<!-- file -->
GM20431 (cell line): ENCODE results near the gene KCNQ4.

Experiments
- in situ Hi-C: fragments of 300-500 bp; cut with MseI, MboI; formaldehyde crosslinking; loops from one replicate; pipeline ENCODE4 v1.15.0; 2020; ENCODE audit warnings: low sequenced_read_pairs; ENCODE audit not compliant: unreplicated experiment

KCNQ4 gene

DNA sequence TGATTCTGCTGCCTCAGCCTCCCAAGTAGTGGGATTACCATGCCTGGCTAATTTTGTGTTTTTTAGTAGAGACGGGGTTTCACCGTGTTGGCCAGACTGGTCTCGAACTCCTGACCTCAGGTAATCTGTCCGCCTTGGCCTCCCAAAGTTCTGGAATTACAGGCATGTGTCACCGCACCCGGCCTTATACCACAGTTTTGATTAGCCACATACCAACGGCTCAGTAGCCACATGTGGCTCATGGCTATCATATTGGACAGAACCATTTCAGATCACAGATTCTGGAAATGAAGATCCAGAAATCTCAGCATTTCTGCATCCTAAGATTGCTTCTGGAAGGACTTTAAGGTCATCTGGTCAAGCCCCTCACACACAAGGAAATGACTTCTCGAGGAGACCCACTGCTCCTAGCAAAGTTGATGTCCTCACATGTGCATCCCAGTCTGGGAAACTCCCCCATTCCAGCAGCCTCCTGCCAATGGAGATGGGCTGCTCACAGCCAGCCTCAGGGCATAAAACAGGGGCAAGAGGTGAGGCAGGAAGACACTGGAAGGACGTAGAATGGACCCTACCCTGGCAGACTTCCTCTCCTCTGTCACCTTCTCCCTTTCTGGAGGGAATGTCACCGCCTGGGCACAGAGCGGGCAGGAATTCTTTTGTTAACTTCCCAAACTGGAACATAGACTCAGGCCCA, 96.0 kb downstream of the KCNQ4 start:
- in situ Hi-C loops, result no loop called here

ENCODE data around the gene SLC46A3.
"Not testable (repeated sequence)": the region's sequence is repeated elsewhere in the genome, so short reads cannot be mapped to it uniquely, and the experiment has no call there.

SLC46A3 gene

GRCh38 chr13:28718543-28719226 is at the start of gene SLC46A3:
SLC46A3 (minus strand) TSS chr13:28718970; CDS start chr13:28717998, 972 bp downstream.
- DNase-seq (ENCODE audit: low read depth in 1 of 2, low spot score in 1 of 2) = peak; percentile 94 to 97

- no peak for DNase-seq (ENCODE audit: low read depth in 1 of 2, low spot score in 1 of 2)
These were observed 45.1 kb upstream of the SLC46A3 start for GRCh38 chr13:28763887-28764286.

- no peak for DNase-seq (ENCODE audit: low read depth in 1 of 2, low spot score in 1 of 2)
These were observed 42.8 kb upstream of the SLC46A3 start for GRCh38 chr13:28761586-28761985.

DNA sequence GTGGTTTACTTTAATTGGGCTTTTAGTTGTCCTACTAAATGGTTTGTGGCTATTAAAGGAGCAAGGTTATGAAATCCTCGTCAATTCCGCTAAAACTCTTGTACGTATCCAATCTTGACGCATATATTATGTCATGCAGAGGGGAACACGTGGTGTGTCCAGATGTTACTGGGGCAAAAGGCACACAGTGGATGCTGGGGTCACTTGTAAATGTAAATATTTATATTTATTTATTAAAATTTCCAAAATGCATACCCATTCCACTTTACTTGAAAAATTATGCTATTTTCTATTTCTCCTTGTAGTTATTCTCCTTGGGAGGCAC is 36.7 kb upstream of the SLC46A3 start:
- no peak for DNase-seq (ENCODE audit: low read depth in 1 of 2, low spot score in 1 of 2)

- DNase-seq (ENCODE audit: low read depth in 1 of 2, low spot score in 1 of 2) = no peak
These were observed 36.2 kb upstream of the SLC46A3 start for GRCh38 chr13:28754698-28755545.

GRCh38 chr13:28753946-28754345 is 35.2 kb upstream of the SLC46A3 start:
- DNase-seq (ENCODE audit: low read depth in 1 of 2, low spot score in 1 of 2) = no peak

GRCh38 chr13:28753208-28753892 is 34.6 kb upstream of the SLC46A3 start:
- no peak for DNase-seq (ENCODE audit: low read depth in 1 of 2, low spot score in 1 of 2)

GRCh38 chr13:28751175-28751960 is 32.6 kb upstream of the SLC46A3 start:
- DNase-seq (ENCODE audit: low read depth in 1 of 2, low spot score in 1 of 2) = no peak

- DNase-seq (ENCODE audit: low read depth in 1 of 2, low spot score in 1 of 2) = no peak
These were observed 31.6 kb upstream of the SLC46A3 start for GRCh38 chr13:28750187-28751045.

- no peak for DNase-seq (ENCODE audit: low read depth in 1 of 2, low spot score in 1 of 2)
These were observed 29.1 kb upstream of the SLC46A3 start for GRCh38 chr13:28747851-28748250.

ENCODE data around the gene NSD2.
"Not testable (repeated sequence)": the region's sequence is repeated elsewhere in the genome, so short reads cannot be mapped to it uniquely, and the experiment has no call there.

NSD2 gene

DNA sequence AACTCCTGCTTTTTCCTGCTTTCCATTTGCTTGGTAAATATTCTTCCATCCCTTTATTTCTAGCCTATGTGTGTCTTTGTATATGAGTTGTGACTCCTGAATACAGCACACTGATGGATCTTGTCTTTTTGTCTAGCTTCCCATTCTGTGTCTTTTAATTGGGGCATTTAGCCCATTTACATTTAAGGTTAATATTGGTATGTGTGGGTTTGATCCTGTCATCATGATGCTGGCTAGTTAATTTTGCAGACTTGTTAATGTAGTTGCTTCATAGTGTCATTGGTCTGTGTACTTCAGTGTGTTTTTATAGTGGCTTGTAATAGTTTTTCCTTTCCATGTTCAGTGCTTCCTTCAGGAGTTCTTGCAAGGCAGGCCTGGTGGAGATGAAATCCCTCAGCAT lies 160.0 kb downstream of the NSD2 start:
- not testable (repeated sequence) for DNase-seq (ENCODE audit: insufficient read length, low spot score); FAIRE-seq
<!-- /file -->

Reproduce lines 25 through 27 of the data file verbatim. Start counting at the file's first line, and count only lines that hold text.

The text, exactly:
GRCh38 chr13:28751175-28751960 is 32.6 kb upstream of the SLC46A3 start:
- DNase-seq (ENCODE audit: low read depth in 1 of 2, low spot score in 1 of 2) = no peak

- DNase-seq (ENCODE audit: low read depth in 1 of 2, low spot score in 1 of 2) = no peak